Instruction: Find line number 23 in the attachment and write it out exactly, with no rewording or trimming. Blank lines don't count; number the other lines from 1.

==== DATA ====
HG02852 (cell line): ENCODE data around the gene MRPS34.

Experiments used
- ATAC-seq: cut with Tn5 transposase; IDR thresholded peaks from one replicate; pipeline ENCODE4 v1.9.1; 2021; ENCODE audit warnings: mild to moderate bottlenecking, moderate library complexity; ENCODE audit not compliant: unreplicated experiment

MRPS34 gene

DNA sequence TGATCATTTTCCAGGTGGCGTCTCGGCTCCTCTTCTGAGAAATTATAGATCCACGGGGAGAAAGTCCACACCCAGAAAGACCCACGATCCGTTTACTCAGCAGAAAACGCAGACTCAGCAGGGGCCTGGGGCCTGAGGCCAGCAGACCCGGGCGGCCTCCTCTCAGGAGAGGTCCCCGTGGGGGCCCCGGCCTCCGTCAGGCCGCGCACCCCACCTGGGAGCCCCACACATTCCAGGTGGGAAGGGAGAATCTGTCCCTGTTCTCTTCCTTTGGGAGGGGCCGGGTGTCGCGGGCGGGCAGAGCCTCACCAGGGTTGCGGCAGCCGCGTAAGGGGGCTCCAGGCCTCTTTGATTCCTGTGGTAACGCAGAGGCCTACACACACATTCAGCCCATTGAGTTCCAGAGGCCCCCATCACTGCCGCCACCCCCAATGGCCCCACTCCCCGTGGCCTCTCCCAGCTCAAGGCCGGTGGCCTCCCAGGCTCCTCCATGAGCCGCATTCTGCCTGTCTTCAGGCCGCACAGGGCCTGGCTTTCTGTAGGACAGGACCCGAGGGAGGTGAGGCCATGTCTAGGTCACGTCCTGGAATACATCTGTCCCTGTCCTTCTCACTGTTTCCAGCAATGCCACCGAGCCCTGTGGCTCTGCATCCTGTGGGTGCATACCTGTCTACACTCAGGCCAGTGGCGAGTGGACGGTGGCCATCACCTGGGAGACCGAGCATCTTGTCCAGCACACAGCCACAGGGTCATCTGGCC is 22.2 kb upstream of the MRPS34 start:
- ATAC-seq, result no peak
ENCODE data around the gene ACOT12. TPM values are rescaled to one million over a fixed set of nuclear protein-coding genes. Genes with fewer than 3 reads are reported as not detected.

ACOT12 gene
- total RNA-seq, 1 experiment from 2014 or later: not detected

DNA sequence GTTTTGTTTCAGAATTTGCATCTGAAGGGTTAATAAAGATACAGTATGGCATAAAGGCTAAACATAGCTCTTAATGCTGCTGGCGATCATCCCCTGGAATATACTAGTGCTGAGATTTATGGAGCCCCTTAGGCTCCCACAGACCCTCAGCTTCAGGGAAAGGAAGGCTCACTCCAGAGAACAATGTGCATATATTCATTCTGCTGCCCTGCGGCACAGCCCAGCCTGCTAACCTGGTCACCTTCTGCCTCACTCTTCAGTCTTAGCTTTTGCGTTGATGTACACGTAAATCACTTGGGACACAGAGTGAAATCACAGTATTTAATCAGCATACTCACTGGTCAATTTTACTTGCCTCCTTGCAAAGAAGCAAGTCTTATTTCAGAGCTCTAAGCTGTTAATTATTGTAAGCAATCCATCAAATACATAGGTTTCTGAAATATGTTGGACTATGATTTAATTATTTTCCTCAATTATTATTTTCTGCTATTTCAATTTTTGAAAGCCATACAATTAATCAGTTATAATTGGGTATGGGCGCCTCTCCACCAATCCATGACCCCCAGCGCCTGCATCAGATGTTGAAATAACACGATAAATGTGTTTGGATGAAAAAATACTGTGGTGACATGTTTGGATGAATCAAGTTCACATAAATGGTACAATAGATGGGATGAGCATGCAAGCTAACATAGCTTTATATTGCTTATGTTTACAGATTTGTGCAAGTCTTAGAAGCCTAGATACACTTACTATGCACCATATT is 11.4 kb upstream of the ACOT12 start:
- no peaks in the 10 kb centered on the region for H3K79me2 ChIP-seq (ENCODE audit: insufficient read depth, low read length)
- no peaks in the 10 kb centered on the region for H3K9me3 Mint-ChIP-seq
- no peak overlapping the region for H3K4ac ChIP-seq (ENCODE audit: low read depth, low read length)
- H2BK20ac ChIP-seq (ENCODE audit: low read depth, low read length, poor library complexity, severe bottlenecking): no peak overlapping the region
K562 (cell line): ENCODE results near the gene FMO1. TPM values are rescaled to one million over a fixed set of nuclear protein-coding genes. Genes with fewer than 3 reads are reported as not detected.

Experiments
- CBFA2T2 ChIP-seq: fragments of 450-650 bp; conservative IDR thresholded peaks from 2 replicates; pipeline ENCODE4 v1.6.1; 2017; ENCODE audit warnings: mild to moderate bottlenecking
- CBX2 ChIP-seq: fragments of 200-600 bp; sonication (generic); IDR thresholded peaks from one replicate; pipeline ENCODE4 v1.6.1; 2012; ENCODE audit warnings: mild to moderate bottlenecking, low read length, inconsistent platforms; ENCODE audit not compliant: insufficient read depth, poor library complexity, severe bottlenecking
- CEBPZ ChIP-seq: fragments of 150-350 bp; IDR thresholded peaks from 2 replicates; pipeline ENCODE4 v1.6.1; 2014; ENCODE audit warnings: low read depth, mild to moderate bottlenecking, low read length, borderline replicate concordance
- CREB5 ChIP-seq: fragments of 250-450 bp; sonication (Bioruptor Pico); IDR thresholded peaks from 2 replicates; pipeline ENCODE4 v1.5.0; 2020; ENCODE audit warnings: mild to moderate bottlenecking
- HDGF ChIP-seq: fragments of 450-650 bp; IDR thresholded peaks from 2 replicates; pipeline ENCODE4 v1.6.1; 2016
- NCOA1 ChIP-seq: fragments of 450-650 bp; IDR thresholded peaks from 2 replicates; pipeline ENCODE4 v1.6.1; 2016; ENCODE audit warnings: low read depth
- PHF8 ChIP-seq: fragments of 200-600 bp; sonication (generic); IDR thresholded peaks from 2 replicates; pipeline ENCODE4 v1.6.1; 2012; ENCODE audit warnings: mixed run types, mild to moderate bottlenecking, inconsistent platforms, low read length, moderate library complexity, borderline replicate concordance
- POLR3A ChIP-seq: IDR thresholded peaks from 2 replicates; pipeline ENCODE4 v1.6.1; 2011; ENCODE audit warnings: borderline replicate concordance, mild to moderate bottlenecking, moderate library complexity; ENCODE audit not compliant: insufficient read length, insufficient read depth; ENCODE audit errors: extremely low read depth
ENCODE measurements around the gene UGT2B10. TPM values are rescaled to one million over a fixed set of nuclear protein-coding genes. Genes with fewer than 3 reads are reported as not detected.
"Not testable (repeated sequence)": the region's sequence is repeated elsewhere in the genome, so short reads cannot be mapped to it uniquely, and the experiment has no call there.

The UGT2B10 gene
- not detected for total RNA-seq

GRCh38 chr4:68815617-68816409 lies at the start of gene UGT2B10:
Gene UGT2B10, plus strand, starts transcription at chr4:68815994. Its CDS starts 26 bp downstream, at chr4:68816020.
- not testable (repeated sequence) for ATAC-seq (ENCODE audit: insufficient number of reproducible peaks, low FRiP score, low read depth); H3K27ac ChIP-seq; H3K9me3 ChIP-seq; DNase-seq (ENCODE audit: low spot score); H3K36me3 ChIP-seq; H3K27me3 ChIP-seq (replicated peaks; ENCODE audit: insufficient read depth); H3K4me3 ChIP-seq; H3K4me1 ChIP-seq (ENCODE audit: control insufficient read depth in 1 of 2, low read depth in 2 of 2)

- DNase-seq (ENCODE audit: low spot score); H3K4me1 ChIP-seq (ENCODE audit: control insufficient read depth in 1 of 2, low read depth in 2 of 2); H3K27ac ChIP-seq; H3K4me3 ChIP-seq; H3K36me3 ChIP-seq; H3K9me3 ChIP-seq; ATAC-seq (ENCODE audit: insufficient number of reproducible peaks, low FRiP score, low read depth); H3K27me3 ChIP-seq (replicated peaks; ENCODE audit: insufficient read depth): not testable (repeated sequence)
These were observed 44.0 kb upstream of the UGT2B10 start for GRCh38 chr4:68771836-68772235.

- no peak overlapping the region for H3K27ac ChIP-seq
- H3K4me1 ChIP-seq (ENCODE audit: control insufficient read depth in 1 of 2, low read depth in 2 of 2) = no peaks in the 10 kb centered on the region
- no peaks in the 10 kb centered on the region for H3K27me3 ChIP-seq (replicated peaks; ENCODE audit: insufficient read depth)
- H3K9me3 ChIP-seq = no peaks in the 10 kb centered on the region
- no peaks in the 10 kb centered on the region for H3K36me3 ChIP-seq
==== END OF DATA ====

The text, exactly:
- PHF8 ChIP-seq: fragments of 200-600 bp; sonication (generic); IDR thresholded peaks from 2 replicates; pipeline ENCODE4 v1.6.1; 2012; ENCODE audit warnings: mixed run types, mild to moderate bottlenecking, inconsistent platforms, low read length, moderate library complexity, borderline replicate concordance